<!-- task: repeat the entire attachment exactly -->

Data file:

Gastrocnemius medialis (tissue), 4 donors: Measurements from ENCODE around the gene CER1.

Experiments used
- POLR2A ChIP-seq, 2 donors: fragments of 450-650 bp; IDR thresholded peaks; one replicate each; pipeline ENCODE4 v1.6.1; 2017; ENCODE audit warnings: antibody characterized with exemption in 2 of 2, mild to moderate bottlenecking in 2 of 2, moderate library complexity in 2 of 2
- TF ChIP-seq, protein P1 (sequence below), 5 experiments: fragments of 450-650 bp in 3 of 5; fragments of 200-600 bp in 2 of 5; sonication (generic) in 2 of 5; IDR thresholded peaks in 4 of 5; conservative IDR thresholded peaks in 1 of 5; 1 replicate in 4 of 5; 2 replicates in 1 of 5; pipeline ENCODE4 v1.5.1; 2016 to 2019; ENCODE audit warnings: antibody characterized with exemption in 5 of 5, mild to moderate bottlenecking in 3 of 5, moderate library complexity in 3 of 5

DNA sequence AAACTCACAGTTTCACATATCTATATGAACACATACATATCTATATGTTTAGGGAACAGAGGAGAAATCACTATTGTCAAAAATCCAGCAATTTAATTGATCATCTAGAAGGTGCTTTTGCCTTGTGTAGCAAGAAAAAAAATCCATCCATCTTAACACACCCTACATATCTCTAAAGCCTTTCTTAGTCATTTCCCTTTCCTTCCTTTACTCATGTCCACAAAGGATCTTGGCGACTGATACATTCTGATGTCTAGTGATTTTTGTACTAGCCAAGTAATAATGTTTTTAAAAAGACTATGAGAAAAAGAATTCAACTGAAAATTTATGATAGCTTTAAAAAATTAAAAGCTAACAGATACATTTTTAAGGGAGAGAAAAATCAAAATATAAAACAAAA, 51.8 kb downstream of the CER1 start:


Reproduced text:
Gastrocnemius medialis (tissue), 4 donors: Measurements from ENCODE around the gene CER1.

Experiments used
- POLR2A ChIP-seq, 2 donors: fragments of 450-650 bp; IDR thresholded peaks; one replicate each; pipeline ENCODE4 v1.6.1; 2017; ENCODE audit warnings: antibody characterized with exemption in 2 of 2, mild to moderate bottlenecking in 2 of 2, moderate library complexity in 2 of 2
- TF ChIP-seq, protein P1 (sequence below), 5 experiments: fragments of 450-650 bp in 3 of 5; fragments of 200-600 bp in 2 of 5; sonication (generic) in 2 of 5; IDR thresholded peaks in 4 of 5; conservative IDR thresholded peaks in 1 of 5; 1 replicate in 4 of 5; 2 replicates in 1 of 5; pipeline ENCODE4 v1.5.1; 2016 to 2019; ENCODE audit warnings: antibody characterized with exemption in 5 of 5, mild to moderate bottlenecking in 3 of 5, moderate library complexity in 3 of 5

DNA sequence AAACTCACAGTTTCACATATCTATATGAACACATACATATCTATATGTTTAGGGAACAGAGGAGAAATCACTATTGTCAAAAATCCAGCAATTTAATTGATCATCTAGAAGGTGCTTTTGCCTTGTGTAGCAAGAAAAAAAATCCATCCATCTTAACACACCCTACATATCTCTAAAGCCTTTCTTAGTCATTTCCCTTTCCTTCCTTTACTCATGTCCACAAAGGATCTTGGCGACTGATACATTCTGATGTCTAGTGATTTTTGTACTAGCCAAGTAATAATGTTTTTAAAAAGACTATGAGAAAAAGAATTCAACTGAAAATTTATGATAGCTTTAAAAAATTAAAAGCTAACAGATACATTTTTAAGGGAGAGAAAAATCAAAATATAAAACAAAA, 51.8 kb downstream of the CER1 start: